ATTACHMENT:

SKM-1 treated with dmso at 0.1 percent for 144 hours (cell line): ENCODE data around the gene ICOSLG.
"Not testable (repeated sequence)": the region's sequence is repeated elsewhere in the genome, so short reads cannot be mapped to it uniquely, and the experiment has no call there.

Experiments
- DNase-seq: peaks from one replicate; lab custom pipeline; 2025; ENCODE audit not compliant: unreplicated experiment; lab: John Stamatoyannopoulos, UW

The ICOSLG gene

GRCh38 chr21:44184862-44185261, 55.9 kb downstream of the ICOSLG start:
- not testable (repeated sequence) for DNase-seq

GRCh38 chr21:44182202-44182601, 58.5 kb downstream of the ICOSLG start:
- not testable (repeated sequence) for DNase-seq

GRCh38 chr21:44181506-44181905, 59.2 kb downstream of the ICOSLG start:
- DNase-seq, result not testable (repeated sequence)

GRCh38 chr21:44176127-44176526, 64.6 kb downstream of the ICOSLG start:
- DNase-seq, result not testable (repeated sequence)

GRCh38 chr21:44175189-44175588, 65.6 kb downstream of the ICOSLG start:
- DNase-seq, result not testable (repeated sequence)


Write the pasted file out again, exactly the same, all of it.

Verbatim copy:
SKM-1 treated with dmso at 0.1 percent for 144 hours (cell line): ENCODE data around the gene ICOSLG.
"Not testable (repeated sequence)": the region's sequence is repeated elsewhere in the genome, so short reads cannot be mapped to it uniquely, and the experiment has no call there.

Experiments
- DNase-seq: peaks from one replicate; lab custom pipeline; 2025; ENCODE audit not compliant: unreplicated experiment; lab: John Stamatoyannopoulos, UW

The ICOSLG gene

GRCh38 chr21:44184862-44185261, 55.9 kb downstream of the ICOSLG start:
- not testable (repeated sequence) for DNase-seq

GRCh38 chr21:44182202-44182601, 58.5 kb downstream of the ICOSLG start:
- not testable (repeated sequence) for DNase-seq

GRCh38 chr21:44181506-44181905, 59.2 kb downstream of the ICOSLG start:
- DNase-seq, result not testable (repeated sequence)

GRCh38 chr21:44176127-44176526, 64.6 kb downstream of the ICOSLG start:
- DNase-seq, result not testable (repeated sequence)

GRCh38 chr21:44175189-44175588, 65.6 kb downstream of the ICOSLG start:
- DNase-seq, result not testable (repeated sequence)